Data used to calculated natural available supply and consumptive uses and losses include annual average flow at gaging stations reported by the USGS, estimates of natural flow made by Reclamation (https://www.usbr.gov/lc/region/g4000/NaturalFlow/provisional.html), consumptive uses reported by Reclamation in reports applicable to the Upper Basin (https://www.usbr.gov/uc/DocLibrary/reports.html) or to the Lower Basin and Mexico (https://www.usbr.gov/lc/region/g4000/wtracct.html), and internal Reclamation spreadsheets that revise some published records (J. Prairie, written commun., 2022). Water is also “lost” as reservoir evaporation and in evapotranspiration by riparian vegetation. Reclamation estimates evaporative losses from all reservoirs (https://www.usbr.gov/uc/water/hydrodata/reservoir_data/site_map.html) and estimates evapotranspiration losses downstream from Hoover Dam (J. Prairie, written commun., 2022). Natural flow is the estimated river flow in the absence of any human activity. Data concerning calendar year annual consumptive uses and losses were added together to estimate the total basin-wide uses of water between 1981 and 2020, which is the most recent year that comprehensive data are available.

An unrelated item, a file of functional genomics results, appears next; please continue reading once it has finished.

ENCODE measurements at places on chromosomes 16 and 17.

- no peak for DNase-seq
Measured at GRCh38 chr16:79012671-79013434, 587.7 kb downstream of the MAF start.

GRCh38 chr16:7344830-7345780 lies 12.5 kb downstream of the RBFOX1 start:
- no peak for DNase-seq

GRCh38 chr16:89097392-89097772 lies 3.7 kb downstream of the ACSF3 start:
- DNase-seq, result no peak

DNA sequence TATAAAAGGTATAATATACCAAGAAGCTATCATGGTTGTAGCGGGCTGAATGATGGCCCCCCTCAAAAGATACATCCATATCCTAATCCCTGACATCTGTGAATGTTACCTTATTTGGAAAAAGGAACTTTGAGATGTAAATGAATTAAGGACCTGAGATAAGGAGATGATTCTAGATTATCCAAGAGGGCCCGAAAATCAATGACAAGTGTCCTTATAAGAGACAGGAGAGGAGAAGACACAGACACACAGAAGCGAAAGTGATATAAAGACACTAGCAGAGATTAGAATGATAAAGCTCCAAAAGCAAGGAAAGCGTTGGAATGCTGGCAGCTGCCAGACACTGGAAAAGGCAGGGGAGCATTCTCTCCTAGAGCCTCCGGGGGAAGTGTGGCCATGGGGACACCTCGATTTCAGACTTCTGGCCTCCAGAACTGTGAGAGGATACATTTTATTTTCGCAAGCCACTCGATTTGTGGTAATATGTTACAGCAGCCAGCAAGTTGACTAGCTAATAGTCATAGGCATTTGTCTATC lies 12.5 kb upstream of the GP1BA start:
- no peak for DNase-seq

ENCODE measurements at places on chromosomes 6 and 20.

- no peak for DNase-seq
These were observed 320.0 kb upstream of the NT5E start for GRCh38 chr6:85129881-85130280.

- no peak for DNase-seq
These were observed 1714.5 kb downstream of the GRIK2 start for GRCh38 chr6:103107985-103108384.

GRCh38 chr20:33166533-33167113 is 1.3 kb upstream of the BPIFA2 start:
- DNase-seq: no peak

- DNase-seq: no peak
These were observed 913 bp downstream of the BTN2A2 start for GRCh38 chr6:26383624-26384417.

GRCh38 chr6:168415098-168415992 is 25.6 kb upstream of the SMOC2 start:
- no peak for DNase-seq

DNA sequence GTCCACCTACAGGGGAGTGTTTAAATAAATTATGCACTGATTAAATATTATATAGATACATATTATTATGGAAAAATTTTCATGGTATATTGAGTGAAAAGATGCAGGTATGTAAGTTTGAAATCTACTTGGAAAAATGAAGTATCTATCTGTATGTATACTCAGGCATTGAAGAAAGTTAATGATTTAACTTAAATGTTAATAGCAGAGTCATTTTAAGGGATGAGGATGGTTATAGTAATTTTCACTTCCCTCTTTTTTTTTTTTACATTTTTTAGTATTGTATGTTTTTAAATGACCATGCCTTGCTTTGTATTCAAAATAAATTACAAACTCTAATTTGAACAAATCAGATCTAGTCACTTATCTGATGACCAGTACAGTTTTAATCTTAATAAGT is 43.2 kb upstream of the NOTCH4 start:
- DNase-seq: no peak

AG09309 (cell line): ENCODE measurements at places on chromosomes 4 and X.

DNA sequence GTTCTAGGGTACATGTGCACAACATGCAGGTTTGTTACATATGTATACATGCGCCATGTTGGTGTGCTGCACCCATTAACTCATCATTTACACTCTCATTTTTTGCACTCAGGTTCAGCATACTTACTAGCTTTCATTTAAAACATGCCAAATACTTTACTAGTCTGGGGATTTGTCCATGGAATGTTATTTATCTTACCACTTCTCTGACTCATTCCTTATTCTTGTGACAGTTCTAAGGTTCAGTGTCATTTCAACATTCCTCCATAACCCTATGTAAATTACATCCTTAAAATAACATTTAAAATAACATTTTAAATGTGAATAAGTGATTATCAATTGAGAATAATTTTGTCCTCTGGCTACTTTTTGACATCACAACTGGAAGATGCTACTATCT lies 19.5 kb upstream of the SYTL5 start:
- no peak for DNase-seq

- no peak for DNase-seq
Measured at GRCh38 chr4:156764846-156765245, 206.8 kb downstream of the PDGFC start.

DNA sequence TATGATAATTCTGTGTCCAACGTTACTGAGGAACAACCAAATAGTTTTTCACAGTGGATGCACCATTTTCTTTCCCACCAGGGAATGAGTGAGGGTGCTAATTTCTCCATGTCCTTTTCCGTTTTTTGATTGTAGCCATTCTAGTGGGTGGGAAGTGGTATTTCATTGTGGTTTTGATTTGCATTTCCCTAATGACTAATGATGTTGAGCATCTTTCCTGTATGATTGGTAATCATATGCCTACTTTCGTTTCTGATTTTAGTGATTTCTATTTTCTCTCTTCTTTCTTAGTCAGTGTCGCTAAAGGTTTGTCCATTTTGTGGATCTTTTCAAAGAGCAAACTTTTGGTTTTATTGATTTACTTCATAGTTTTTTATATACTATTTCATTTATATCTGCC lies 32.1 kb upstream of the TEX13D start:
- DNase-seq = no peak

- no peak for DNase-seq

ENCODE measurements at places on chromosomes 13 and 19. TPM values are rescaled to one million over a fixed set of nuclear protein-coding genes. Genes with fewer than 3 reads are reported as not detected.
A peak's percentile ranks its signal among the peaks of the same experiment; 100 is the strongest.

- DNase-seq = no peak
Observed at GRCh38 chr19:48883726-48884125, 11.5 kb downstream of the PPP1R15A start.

John C. Schmidt: Conceptualization (lead); formal analysis (lead); funding acquisition (lead); writing – original draft (lead). Charles B. Yackulic: Conceptualization (supporting); formal analysis (supporting); writing – original draft (supporting). Eric Kuhn: Conceptualization (supporting); writing – original draft (supporting).


None of the authors received specific funding to write this paper.


The authors have declared no conflicts of interest for this article.


Data sharing is not applicable to this article as no new data were created or analyzed in this study.